Let’s say you’re in the process of choosing which university you would like to attend. Maybe you’re getting ready to graduate from high school. Maybe you’re coming back to school after a long hiatus. Maybe you are looking for a strong grad school. Regardless, you are bound to feel a little overwhelmed with all of the factors you need to consider. After all, going to college is a huge investment of your time and money. The question likely hanging over your every waking thought is, “Which one should I attend?”

Sure, Princeton Review, U.S. News, and CNN Money all have their rankings for best universities. They rank colleges on the basis of graduation rates, retention rates, class sizes, ACT/SAT scores, and so on. Although these rankings provide bragging rights for highly ranked schools, they do little to help prospective students actually make an educated choice about which school to attend. And you can’t really rely on the propaganda that floods your mailbox from admissions offices.
So, which one should you choose? How do you know which one is right? For each person, the criteria and answers will vary. However, there are a few factors that everyone should mull over. Following are four of the most important:
1. Subject
You probably have some inkling of what you would like to have a career in. Regardless of their overall ranking, each college tends to have a few subjects that it really excels at. Some are superb at the performing arts but have dreadful engineering programs. Some are excellent in pre-med but awful for law.
Therefore, the first thing you should do is make a list of schools that excel at what you are looking for. This will go a long way to narrow down your list and keep you from enrolling in a school to major in Journalism, only to find that they don’t have such a program.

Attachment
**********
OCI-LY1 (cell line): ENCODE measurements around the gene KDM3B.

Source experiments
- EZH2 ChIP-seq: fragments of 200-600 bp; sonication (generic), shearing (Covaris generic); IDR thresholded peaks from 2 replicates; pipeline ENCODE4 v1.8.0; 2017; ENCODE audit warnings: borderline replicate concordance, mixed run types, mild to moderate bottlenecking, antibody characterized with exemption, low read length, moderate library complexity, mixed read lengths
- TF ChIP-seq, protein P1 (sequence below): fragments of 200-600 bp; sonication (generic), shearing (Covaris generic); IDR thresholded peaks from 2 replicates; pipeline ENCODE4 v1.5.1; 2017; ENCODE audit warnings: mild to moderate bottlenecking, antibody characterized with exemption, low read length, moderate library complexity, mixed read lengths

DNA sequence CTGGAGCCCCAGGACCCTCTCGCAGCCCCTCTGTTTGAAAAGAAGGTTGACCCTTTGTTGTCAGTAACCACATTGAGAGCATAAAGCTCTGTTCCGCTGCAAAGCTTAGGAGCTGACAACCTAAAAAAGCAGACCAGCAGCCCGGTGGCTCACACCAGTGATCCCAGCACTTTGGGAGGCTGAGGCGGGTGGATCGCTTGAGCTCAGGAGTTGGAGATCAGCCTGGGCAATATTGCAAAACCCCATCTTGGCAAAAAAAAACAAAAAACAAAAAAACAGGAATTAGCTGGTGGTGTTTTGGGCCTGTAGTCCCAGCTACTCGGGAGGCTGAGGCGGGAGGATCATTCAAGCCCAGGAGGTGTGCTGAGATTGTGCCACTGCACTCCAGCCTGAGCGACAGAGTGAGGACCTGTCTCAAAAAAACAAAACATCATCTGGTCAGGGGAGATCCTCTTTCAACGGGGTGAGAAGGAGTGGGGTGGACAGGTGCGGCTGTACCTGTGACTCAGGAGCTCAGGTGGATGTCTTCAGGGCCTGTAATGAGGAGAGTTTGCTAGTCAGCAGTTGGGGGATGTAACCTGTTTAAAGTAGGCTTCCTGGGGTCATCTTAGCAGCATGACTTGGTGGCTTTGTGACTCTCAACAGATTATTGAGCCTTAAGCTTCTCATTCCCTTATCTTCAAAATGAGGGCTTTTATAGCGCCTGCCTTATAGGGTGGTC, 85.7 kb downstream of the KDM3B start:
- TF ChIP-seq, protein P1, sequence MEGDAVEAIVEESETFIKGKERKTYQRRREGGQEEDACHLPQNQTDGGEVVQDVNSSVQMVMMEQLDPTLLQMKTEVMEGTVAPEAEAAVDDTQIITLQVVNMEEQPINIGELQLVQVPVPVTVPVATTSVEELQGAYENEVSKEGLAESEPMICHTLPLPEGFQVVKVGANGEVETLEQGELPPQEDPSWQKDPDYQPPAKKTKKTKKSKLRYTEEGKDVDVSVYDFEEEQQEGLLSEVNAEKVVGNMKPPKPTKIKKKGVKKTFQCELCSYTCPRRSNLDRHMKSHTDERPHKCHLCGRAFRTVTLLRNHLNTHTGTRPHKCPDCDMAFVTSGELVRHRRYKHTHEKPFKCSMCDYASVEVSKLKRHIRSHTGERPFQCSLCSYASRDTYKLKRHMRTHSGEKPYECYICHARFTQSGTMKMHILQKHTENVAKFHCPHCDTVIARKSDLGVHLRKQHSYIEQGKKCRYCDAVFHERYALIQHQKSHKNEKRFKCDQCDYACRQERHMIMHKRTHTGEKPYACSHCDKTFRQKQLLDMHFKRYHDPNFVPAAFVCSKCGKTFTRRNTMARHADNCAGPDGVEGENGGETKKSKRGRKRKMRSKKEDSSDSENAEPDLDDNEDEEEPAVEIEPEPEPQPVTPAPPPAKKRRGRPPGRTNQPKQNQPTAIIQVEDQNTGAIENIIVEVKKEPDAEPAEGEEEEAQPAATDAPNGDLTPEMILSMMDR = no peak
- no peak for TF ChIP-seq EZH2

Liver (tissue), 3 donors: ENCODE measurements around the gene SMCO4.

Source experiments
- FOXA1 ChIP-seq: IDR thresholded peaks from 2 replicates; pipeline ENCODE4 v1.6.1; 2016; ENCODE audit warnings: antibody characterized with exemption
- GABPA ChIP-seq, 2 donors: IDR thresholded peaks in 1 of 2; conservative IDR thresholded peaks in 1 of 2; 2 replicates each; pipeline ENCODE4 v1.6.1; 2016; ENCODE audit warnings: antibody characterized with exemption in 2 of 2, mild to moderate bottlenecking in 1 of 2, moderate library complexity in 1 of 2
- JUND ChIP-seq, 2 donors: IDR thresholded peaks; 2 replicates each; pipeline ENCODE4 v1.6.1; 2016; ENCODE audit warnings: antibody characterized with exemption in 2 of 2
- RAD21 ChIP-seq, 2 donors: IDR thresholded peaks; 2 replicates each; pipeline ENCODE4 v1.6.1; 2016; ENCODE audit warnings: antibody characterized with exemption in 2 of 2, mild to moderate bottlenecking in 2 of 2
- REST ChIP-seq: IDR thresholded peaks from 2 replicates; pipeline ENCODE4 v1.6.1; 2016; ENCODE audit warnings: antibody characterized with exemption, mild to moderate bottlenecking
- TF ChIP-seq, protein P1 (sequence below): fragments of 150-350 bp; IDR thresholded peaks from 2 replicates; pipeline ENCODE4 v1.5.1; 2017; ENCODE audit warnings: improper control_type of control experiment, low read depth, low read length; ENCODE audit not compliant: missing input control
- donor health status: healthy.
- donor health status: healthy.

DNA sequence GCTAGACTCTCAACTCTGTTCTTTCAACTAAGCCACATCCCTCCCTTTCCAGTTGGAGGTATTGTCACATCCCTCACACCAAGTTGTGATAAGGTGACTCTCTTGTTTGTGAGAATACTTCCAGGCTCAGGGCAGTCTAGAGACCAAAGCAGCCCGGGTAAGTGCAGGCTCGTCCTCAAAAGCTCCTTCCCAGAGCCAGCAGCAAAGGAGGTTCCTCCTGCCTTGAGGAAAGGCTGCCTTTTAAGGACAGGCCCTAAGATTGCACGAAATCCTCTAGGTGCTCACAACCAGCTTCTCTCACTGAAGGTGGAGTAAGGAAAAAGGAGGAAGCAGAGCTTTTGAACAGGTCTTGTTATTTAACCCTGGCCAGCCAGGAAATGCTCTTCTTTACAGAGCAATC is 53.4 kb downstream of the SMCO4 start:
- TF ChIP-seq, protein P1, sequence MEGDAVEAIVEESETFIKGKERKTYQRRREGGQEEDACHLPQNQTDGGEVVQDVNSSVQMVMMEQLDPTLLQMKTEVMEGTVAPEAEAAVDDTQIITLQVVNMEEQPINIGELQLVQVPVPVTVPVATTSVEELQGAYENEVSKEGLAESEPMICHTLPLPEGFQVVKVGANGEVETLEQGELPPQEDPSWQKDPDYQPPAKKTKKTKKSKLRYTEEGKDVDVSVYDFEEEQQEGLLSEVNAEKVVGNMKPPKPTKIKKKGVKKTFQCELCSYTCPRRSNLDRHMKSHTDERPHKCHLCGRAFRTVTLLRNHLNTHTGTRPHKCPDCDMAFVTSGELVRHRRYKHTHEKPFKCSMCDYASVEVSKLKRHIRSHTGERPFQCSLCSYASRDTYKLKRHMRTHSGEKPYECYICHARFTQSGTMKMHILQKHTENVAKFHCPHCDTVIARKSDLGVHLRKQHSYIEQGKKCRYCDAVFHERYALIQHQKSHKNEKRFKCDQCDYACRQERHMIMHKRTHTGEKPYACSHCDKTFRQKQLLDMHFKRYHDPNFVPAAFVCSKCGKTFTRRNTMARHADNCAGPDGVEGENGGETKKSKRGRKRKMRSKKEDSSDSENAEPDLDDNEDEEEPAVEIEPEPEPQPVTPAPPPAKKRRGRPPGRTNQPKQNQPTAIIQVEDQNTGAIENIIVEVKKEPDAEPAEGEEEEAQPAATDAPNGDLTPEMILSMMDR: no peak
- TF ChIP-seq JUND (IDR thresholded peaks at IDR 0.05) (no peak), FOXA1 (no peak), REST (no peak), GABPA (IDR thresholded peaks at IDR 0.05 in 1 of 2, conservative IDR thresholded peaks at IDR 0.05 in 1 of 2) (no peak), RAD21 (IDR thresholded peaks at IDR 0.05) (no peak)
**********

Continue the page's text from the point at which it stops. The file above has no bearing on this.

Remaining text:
2. Cost
The cost of attending college makes a big difference. Some schools have higher tuition than others. Some schools are located in areas with high living expenses. Some schools offer a myriad of scholarships and financial aid. It will be up to you to determine how much you can handle and whether the price is worth the quality of education.
3. Location
Where a school is located has a great influence on a student’s well-being during their time there. Each location has its own weather, culture, and temperament. It may be next door to your parents’ house or on the opposite side of the country. It may be close to the beach or surrounded by hundreds of miles of flat plains.
This is where you should ask yourself some questions. Are you okay with living far from home? Are you unlikely to enjoy long, cold winters? Are you easily annoyed by that Bostonian accent? Whatever location you choose, you will be making that place your home for the next four years. Make sure it’s someplace you can live with.
4. Culture
From notorious party schools to stone-cold sober schools, liberal to conservative, competitive to laid back, every school has its own unique culture. Nothing can sink your educational experience faster than feeling like you don’t belong. Do some research beforehand to find out what your target school’s culture is like. You can find great resources online or with friends and family who have attended your prospective college.
There’s my two cents on the subject. Good luck in your search! College can be the best time of your life… if you pick the right one.
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